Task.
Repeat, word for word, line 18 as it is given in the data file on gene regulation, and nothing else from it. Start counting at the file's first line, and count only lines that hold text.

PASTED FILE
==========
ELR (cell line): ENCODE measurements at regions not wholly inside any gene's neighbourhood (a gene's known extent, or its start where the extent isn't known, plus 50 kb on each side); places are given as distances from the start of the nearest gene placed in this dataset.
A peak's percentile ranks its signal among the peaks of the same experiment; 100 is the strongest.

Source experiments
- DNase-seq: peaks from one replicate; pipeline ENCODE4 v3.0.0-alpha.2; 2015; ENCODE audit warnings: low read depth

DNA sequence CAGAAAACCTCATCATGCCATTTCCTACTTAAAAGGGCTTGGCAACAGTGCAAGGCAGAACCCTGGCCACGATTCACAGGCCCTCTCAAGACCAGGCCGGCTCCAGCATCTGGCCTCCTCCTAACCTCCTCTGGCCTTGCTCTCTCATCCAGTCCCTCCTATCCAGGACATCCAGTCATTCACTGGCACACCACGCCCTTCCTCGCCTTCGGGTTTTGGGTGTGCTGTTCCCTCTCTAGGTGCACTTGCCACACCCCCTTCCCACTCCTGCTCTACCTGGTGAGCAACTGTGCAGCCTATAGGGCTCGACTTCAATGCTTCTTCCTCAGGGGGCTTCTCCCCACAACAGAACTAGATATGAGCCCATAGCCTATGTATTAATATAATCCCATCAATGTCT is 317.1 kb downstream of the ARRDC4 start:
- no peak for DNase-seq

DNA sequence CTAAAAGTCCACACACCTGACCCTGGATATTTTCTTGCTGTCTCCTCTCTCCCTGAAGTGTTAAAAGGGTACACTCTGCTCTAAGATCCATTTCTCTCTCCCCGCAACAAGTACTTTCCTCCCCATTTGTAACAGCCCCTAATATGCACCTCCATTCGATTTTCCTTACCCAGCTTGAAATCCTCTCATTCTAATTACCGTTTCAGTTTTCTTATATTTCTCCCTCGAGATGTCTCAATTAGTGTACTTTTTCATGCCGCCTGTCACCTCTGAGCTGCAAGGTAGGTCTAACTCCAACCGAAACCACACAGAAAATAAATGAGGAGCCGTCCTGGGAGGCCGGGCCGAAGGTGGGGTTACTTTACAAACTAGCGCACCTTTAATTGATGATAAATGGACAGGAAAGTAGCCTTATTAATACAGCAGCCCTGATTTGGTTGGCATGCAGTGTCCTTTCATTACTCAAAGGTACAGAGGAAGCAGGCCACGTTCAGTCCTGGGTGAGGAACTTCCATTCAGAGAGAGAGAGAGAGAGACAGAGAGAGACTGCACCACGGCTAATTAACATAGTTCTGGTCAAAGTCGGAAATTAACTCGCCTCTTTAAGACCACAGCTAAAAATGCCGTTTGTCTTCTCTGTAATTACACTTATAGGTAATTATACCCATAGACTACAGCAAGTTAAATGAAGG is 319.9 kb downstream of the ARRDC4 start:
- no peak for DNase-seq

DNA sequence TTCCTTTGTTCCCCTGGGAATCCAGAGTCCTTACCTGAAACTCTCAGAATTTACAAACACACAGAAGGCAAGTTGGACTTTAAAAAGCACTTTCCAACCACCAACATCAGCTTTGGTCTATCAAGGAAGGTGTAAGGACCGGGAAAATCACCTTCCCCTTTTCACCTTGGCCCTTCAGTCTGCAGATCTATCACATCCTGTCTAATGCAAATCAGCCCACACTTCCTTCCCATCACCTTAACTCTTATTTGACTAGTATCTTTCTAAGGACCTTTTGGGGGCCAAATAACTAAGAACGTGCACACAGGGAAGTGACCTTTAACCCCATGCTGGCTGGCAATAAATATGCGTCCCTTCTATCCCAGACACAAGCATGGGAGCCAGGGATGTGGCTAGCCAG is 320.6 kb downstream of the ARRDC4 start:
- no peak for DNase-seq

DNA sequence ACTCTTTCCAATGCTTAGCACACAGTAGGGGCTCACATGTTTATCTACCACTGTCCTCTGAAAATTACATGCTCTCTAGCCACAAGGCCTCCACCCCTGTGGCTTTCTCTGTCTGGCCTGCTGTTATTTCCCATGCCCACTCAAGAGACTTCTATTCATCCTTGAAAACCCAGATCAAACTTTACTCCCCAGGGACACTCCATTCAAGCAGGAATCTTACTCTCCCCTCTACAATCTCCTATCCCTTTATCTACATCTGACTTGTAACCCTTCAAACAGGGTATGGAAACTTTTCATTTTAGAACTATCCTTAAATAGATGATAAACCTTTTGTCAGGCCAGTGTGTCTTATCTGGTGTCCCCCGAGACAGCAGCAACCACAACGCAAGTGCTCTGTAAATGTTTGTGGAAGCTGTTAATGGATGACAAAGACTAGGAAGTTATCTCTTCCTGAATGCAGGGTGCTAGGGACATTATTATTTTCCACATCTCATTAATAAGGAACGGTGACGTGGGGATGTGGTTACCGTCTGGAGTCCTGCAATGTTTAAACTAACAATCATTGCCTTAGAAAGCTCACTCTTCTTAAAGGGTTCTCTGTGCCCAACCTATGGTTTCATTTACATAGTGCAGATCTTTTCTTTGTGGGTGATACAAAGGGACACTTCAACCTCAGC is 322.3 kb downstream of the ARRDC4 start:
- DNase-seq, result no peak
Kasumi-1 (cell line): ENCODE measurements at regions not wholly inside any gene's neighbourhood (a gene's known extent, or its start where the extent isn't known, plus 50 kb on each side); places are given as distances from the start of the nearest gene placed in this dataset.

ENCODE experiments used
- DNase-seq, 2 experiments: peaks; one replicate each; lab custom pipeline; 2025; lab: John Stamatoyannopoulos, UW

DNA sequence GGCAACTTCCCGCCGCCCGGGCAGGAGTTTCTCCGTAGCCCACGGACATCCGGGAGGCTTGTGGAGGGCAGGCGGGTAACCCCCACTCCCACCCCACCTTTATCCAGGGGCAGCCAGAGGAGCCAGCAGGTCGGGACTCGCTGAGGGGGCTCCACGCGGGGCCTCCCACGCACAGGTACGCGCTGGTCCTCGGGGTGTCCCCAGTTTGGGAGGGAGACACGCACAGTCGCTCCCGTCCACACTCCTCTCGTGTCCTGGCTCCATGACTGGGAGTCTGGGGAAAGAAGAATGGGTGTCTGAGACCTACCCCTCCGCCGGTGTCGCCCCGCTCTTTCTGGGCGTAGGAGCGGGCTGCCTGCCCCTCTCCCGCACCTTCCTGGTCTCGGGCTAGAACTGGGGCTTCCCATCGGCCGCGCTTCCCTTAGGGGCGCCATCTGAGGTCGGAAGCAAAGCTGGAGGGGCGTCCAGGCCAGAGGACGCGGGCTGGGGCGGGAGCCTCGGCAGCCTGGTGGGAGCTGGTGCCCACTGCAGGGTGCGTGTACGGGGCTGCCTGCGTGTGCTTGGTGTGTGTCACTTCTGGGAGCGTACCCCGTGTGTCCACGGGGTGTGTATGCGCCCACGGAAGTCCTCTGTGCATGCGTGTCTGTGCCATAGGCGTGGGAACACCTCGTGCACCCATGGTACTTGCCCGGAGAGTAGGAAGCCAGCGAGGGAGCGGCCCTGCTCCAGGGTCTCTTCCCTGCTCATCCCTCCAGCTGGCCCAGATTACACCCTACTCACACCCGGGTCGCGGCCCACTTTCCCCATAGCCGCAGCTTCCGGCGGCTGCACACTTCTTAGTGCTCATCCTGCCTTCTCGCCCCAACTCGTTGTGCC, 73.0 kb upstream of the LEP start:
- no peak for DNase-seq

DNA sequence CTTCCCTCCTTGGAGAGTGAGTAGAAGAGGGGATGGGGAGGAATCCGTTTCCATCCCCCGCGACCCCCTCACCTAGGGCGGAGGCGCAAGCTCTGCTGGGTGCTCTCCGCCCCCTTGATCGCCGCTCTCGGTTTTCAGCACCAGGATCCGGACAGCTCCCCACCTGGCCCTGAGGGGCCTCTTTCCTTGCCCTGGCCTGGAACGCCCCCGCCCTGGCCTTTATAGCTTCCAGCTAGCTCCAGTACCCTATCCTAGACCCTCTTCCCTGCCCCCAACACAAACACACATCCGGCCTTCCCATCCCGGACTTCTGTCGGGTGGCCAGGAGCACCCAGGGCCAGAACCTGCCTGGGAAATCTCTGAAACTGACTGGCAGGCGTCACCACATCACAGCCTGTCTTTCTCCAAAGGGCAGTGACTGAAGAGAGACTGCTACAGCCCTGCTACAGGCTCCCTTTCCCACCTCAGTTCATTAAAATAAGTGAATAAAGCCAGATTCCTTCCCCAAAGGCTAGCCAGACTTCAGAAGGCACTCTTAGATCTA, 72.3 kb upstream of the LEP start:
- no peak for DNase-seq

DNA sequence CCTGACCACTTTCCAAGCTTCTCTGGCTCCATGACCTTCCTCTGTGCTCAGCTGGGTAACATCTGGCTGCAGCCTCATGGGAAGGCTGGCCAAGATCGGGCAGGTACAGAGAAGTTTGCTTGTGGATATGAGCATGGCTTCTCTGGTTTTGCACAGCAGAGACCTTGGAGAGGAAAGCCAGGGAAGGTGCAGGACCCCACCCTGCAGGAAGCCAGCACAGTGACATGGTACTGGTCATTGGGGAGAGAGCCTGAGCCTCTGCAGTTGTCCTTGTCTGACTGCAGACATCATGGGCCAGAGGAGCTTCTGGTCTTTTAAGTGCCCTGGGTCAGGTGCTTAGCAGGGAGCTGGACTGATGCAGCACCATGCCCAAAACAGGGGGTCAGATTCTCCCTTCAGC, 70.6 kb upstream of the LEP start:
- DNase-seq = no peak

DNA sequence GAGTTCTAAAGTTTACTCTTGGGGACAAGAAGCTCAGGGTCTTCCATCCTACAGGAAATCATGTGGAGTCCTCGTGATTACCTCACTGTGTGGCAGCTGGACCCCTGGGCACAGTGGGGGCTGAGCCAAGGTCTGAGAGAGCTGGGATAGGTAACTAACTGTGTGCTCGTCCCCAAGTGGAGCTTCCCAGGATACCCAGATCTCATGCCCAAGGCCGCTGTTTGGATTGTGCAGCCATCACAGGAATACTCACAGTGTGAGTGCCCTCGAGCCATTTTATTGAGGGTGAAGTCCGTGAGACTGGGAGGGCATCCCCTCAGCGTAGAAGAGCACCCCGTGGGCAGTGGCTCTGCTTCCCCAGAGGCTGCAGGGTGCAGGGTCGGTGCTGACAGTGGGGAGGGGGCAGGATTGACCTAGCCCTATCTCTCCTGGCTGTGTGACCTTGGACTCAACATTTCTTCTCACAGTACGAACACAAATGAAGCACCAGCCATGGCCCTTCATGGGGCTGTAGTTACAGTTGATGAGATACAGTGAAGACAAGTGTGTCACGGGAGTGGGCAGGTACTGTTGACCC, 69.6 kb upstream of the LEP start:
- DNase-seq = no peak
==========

DNA sequence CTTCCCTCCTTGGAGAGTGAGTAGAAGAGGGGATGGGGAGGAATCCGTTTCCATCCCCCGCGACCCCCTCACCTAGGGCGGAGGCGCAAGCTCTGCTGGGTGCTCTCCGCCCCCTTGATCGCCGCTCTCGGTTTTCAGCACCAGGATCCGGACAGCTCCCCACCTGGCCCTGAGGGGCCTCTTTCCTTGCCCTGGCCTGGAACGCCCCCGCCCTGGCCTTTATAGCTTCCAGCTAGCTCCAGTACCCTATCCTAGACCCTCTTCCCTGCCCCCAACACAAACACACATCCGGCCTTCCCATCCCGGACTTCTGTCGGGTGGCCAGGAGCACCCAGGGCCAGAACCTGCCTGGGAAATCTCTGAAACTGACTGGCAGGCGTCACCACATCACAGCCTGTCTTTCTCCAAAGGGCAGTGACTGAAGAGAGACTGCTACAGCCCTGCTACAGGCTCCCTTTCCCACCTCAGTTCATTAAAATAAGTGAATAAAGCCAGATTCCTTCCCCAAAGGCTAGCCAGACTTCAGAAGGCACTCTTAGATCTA, 72.3 kb upstream of the LEP start: